Grafted patients necessitate lifelong treatment with immunosuppressants in order to prevent graft rejection or toxicity. Because those drugs show extensive inter and intra-patient pharmacokinetic variability, frequent drug monitoring and individualized dose adjustments are required to ensure the patient’s exposure to the therapeutic drugs remains within their respective optimal therapeutic window.
Therapeutic drug monitoring (TDM) based on full area under the concentration-time curve (AUC) is considered the most accurate estimation of patient’s drug exposure. However, this approach is a real burden for patients, because it implies travelling back and forth to the clinic/hospital for repeated time-consuming and invasive sampling sessions. Lighter approaches such as trough concentration measurement and abbreviated AUC are generally preferred, but patients still require spending several hours at the clinic on a regular basis, which can dramatically worsen patients’ quality of life.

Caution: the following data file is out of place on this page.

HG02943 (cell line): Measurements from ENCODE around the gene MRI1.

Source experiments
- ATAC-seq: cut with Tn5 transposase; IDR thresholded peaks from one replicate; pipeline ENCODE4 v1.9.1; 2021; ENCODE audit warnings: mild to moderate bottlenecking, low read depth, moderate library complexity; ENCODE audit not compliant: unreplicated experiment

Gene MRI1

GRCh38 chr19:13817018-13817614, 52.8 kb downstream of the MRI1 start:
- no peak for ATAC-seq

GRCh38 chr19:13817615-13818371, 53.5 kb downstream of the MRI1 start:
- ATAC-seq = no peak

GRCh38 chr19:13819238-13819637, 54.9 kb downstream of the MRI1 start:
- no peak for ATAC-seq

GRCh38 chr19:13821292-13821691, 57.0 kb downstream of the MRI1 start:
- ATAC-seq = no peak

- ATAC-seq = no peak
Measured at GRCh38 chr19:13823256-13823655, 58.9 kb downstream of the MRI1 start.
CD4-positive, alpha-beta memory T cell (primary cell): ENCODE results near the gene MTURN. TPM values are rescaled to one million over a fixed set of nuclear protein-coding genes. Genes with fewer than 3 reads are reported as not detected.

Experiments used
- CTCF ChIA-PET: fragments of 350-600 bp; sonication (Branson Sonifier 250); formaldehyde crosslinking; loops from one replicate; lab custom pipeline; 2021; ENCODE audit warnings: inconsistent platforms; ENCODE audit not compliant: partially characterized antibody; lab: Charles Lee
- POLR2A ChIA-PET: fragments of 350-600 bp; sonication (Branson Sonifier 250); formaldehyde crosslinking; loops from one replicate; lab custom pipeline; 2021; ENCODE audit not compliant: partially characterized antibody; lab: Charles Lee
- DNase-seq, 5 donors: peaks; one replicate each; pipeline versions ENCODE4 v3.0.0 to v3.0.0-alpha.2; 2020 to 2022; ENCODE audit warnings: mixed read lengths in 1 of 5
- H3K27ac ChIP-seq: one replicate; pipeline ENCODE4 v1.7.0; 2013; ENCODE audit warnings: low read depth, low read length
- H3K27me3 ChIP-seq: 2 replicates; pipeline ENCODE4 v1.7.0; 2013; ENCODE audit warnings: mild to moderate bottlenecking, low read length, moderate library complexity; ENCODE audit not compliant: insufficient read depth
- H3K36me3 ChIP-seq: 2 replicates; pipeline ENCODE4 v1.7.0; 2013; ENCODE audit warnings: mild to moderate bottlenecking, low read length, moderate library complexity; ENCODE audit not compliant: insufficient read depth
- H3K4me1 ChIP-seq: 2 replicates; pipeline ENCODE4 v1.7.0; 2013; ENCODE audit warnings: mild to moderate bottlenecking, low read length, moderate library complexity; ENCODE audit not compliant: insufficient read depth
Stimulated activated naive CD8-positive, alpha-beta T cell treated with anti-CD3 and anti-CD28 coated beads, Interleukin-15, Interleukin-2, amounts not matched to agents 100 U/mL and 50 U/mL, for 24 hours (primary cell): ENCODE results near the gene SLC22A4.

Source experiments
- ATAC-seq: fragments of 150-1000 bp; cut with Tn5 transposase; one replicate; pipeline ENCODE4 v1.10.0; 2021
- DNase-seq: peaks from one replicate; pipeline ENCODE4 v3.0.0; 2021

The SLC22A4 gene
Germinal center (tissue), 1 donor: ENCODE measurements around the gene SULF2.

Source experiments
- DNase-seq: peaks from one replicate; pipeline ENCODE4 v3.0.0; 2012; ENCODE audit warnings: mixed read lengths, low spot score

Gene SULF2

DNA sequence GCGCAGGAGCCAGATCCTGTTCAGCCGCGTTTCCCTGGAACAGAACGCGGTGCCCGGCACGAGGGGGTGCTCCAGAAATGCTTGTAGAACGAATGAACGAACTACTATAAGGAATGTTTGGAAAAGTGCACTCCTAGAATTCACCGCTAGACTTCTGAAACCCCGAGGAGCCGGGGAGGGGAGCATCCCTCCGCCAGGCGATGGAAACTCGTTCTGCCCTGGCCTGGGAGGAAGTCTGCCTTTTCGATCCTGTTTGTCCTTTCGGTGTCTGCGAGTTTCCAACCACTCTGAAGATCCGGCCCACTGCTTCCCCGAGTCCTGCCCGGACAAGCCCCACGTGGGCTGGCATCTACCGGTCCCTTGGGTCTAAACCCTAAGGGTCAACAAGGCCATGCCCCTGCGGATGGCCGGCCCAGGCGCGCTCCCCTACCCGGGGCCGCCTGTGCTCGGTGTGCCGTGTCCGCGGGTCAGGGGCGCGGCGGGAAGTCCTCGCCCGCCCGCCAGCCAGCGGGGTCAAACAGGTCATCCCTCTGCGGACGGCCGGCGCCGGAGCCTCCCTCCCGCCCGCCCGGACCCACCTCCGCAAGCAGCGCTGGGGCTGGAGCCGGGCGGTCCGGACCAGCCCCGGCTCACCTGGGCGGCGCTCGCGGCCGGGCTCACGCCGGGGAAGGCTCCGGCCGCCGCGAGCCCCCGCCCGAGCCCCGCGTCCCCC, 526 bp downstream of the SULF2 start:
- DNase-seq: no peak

In order to alleviate grafted patients monitoring constraints, the group of Dr Dirk Jan Moes from the department of Clinical Pharmacy and Toxicology of Leiden University Medical Center has evaluated the use of HemaXis™ DB10 in replacement of conventional venipuncture for tacrolimus and mycophenolic acid dose adjustment and follow-up. The main objective is to make patients’ life easier by proposing a simpler and less invasive sampling approach, which would enable them to collect samples themselves at home and reduce the need for visits at the clinic.